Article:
FOR IMMEDIATE RELEASE04-11
Control Project in Carmel to Improve Water Quality in West Branch Croton
Retention Basin and Wetlands to Decrease Pollutants in Stormwater Runoff
and Help Beautify Carmel Neighborhood
Commissioner Christopher O. Ward of the New York City Department of Environmental
Protection (DEP) announced today that the DEP will build its first new
stormwater retention project at the northeast corner of Route 6 and Meadowlark
Drive in the Town of Carmel. The project will improve the quality of stormwater
entering New York City’s Croton Falls Reservoir and will result
in numerous aesthetic improvements to half an acre of City-owned property.
Work on the Meadowlark Drive Bluebelt Project is expected to begin in
early summer and last approximately four months. The project will cost
about $750,000, of which $205,000 will come from the US Army Corps of
Engineers and the State Department of Conservation under the federal Water
Resources Development Act. The remaining portion will be paid by New York
“The goal is to improve water quality by increasing the retention
time of stormwater that runs off a section Route 6 at that location, and
from other impervious surfaces,” said Commissioner Ward. “By
routing that water through created wetland we can allow more suspended
particles to settle out before the runoff reaches the reservoir and we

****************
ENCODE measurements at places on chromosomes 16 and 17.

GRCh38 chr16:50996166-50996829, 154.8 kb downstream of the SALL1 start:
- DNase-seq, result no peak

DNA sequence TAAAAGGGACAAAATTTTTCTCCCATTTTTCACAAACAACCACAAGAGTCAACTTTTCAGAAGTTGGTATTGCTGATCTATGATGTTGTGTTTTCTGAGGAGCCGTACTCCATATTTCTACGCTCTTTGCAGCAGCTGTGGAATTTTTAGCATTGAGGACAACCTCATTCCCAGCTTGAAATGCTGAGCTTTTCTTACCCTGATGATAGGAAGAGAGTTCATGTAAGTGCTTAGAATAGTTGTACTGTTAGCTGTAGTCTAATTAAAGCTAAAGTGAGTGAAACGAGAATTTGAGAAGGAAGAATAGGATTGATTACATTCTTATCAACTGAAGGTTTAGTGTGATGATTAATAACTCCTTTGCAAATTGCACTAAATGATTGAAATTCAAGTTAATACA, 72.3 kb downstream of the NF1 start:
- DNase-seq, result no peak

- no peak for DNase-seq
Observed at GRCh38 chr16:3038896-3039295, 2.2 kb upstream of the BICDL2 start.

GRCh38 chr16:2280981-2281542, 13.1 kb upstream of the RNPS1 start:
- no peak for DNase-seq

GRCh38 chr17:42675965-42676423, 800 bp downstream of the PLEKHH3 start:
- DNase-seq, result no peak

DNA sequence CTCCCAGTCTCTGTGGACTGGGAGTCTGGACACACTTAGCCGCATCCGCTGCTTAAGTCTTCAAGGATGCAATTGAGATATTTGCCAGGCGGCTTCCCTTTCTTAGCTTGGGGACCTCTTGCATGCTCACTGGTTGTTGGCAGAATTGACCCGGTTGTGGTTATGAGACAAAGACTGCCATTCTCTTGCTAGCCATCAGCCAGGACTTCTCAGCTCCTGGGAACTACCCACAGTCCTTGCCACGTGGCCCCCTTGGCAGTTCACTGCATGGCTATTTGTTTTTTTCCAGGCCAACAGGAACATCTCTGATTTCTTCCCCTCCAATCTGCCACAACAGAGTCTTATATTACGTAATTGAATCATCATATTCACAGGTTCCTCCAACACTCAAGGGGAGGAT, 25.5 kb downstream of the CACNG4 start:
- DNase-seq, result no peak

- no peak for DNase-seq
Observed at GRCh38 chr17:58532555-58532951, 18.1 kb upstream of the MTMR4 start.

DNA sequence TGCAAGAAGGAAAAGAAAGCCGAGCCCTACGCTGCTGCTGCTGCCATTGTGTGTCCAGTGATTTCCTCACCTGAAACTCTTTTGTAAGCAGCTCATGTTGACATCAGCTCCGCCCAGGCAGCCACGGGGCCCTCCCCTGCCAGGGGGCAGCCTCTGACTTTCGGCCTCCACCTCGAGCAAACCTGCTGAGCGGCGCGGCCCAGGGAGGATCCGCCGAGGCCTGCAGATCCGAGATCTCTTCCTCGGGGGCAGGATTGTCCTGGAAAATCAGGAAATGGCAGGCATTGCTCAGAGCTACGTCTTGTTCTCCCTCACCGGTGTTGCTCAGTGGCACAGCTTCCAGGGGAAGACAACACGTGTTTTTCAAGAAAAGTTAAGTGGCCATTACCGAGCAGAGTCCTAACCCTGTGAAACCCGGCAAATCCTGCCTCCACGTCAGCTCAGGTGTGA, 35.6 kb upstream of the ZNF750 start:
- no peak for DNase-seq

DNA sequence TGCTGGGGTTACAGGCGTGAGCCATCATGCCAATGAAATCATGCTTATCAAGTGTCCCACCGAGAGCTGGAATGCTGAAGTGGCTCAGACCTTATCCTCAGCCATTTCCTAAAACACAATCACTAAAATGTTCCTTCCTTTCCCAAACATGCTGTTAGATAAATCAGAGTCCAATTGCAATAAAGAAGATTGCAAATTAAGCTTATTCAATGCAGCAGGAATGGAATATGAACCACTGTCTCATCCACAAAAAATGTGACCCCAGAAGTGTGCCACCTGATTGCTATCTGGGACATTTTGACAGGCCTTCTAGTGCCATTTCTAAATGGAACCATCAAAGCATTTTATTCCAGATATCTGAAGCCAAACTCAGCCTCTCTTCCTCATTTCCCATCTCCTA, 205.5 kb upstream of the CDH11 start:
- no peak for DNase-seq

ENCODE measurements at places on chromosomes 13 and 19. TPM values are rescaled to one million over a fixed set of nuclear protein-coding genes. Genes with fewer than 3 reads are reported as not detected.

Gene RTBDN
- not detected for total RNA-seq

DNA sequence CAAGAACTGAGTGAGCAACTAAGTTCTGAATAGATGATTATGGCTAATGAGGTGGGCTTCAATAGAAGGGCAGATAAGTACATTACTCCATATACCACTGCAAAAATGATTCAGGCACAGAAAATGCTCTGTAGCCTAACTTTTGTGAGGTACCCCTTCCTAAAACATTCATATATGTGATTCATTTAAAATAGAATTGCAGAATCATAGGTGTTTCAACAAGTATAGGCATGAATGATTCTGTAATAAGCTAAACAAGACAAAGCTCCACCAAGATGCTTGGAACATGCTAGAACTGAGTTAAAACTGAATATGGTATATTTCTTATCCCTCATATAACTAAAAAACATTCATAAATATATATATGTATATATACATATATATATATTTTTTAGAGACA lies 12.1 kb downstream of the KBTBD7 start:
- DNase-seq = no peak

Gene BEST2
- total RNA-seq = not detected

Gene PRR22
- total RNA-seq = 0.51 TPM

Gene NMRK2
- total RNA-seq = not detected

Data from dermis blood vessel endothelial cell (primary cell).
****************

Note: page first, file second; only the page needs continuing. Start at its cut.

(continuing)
can take advantage of the natural cleansing properties of vegetation.
If this project is successful the DEP will undertake numerous similar
projects throughout the watershed.”
The project will replace an existing retention basin that was built
almost ten years ago. The new wetland/stormwater system will use a series
of earthen berms to direct stormwater runoff through a twisting manmade
marshland and then into a small pool before the water discharges into
the West Branch Croton River. A low stone wall will surround most of the
area. The West Branch Croton River connects the West Branch Reservoir
and the Croton Falls Reservoir, and any water that enters it winds up
in New York City’s water supply.
The project is designed with an emphasis on beautification and fitting
manmade objects seamlessly into the natural environment. Berms and part
of the surrounding area will be planted with wildflowers. The new marshland
will be have low marsh and high marsh plantings, and all structures and
walls will be built with stone and other rustic materials.
The project was developed by the DEP engineers and makes use of many
of the techniques the agency has developed while constructing the Staten
Island Bluebelt system, and the stormwater management controls required
by the U.S. EPA’s filtration avoidance determinations.
The Staten Island Bluebelt system has saved New York City hundreds of
millions of dollars in sewer construction costs by using the natural features
of Staten Island’s open space to convey and manage stormwater runoff.
Besides large cost savings, the project has the added benefit of preserving
neighborhood open space and wetlands.
The DEP has been monitoring stormwater quality going in and out of the
Carmel site for over a year, and will continue to do so during and after
construction to determine the effectiveness of the project in removing
suspended solids and other pollutants. Based on the success of the project
and what is learned from the monitoring, the City will look to build ten
similar projects by 2007 in its watershed.
For more information on watershed protection, Bluebelt management practices
and the Staten Island Bluebelt please see the Department of Environmental
Protection’s Web site at www.nyc.gov/dep.